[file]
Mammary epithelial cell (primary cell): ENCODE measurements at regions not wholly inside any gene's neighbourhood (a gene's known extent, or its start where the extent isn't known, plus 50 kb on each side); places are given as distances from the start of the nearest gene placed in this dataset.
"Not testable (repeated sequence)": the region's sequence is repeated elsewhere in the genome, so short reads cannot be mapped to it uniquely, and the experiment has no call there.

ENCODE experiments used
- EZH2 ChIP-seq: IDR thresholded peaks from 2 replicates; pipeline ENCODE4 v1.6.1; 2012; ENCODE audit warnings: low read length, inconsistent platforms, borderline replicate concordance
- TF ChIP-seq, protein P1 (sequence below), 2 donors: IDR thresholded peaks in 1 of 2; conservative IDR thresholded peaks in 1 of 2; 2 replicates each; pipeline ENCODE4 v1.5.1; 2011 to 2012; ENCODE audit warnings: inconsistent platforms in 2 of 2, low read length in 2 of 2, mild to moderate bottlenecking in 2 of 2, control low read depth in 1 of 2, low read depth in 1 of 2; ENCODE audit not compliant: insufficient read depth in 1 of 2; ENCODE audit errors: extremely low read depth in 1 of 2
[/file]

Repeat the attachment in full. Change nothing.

Mammary epithelial cell (primary cell): ENCODE measurements at regions not wholly inside any gene's neighbourhood (a gene's known extent, or its start where the extent isn't known, plus 50 kb on each side); places are given as distances from the start of the nearest gene placed in this dataset.
"Not testable (repeated sequence)": the region's sequence is repeated elsewhere in the genome, so short reads cannot be mapped to it uniquely, and the experiment has no call there.

ENCODE experiments used
- EZH2 ChIP-seq: IDR thresholded peaks from 2 replicates; pipeline ENCODE4 v1.6.1; 2012; ENCODE audit warnings: low read length, inconsistent platforms, borderline replicate concordance
- TF ChIP-seq, protein P1 (sequence below), 2 donors: IDR thresholded peaks in 1 of 2; conservative IDR thresholded peaks in 1 of 2; 2 replicates each; pipeline ENCODE4 v1.5.1; 2011 to 2012; ENCODE audit warnings: inconsistent platforms in 2 of 2, low read length in 2 of 2, mild to moderate bottlenecking in 2 of 2, control low read depth in 1 of 2, low read depth in 1 of 2; ENCODE audit not compliant: insufficient read depth in 1 of 2; ENCODE audit errors: extremely low read depth in 1 of 2